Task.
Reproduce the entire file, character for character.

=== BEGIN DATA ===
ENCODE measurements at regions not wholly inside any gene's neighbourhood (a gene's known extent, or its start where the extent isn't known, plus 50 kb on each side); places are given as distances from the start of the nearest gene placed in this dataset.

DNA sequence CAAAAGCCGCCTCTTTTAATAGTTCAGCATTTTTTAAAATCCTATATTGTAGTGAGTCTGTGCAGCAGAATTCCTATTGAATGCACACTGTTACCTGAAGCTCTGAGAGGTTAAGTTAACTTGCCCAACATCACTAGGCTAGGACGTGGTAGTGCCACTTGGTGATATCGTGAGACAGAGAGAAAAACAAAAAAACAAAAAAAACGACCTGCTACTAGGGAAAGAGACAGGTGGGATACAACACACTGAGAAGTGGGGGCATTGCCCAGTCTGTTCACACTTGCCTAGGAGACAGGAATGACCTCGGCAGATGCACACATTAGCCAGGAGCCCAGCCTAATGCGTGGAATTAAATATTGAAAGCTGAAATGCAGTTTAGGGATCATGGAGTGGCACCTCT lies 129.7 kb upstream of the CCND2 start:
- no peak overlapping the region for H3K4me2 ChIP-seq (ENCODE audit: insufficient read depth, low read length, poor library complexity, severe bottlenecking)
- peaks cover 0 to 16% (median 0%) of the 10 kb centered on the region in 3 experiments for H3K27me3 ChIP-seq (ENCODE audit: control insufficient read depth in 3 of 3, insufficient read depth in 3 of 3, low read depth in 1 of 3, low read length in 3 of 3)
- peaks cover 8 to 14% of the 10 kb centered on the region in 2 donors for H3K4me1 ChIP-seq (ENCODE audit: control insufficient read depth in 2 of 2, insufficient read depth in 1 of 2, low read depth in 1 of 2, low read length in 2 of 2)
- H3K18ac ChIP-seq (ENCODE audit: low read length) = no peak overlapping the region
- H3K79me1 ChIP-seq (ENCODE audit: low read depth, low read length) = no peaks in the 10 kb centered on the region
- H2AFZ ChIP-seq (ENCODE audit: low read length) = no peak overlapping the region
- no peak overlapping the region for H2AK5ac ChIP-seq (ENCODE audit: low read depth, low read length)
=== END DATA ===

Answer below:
ENCODE measurements at regions not wholly inside any gene's neighbourhood (a gene's known extent, or its start where the extent isn't known, plus 50 kb on each side); places are given as distances from the start of the nearest gene placed in this dataset.

DNA sequence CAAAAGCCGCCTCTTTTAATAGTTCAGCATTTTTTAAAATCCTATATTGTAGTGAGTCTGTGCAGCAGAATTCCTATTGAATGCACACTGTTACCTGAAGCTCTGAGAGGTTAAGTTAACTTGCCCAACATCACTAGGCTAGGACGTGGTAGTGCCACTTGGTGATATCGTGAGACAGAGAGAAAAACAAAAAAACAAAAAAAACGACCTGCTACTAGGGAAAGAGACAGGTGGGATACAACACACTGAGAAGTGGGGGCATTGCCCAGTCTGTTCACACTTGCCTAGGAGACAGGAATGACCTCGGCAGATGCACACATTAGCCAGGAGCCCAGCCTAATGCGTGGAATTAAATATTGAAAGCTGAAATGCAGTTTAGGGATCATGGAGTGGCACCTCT lies 129.7 kb upstream of the CCND2 start:
- no peak overlapping the region for H3K4me2 ChIP-seq (ENCODE audit: insufficient read depth, low read length, poor library complexity, severe bottlenecking)
- peaks cover 0 to 16% (median 0%) of the 10 kb centered on the region in 3 experiments for H3K27me3 ChIP-seq (ENCODE audit: control insufficient read depth in 3 of 3, insufficient read depth in 3 of 3, low read depth in 1 of 3, low read length in 3 of 3)
- peaks cover 8 to 14% of the 10 kb centered on the region in 2 donors for H3K4me1 ChIP-seq (ENCODE audit: control insufficient read depth in 2 of 2, insufficient read depth in 1 of 2, low read depth in 1 of 2, low read length in 2 of 2)
- H3K18ac ChIP-seq (ENCODE audit: low read length) = no peak overlapping the region
- H3K79me1 ChIP-seq (ENCODE audit: low read depth, low read length) = no peaks in the 10 kb centered on the region
- H2AFZ ChIP-seq (ENCODE audit: low read length) = no peak overlapping the region
- no peak overlapping the region for H2AK5ac ChIP-seq (ENCODE audit: low read depth, low read length)